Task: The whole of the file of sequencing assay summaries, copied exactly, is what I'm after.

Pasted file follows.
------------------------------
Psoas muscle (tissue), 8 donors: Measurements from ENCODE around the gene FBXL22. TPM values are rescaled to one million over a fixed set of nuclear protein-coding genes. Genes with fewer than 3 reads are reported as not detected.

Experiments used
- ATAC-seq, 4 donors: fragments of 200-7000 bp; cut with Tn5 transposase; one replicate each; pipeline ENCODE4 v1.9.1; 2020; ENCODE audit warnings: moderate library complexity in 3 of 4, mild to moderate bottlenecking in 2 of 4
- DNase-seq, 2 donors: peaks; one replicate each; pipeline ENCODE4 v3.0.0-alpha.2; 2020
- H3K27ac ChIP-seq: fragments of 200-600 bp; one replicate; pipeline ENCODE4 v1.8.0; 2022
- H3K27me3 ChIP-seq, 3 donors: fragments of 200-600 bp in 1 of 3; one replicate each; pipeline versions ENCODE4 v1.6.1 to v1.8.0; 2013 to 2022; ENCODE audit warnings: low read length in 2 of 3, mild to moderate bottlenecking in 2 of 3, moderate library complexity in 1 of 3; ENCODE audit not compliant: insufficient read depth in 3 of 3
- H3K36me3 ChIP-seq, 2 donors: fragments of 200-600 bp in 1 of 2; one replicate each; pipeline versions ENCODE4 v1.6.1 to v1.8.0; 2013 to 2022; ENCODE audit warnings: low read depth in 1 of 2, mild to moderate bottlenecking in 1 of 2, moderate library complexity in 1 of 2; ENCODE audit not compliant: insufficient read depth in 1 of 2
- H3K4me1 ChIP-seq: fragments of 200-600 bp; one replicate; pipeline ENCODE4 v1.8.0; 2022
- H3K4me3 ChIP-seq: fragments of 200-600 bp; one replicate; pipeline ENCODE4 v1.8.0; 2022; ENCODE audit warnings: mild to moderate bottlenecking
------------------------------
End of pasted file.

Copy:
Psoas muscle (tissue), 8 donors: Measurements from ENCODE around the gene FBXL22. TPM values are rescaled to one million over a fixed set of nuclear protein-coding genes. Genes with fewer than 3 reads are reported as not detected.

Experiments used
- ATAC-seq, 4 donors: fragments of 200-7000 bp; cut with Tn5 transposase; one replicate each; pipeline ENCODE4 v1.9.1; 2020; ENCODE audit warnings: moderate library complexity in 3 of 4, mild to moderate bottlenecking in 2 of 4
- DNase-seq, 2 donors: peaks; one replicate each; pipeline ENCODE4 v3.0.0-alpha.2; 2020
- H3K27ac ChIP-seq: fragments of 200-600 bp; one replicate; pipeline ENCODE4 v1.8.0; 2022
- H3K27me3 ChIP-seq, 3 donors: fragments of 200-600 bp in 1 of 3; one replicate each; pipeline versions ENCODE4 v1.6.1 to v1.8.0; 2013 to 2022; ENCODE audit warnings: low read length in 2 of 3, mild to moderate bottlenecking in 2 of 3, moderate library complexity in 1 of 3; ENCODE audit not compliant: insufficient read depth in 3 of 3
- H3K36me3 ChIP-seq, 2 donors: fragments of 200-600 bp in 1 of 2; one replicate each; pipeline versions ENCODE4 v1.6.1 to v1.8.0; 2013 to 2022; ENCODE audit warnings: low read depth in 1 of 2, mild to moderate bottlenecking in 1 of 2, moderate library complexity in 1 of 2; ENCODE audit not compliant: insufficient read depth in 1 of 2
- H3K4me1 ChIP-seq: fragments of 200-600 bp; one replicate; pipeline ENCODE4 v1.8.0; 2022
- H3K4me3 ChIP-seq: fragments of 200-600 bp; one replicate; pipeline ENCODE4 v1.8.0; 2022; ENCODE audit warnings: mild to moderate bottlenecking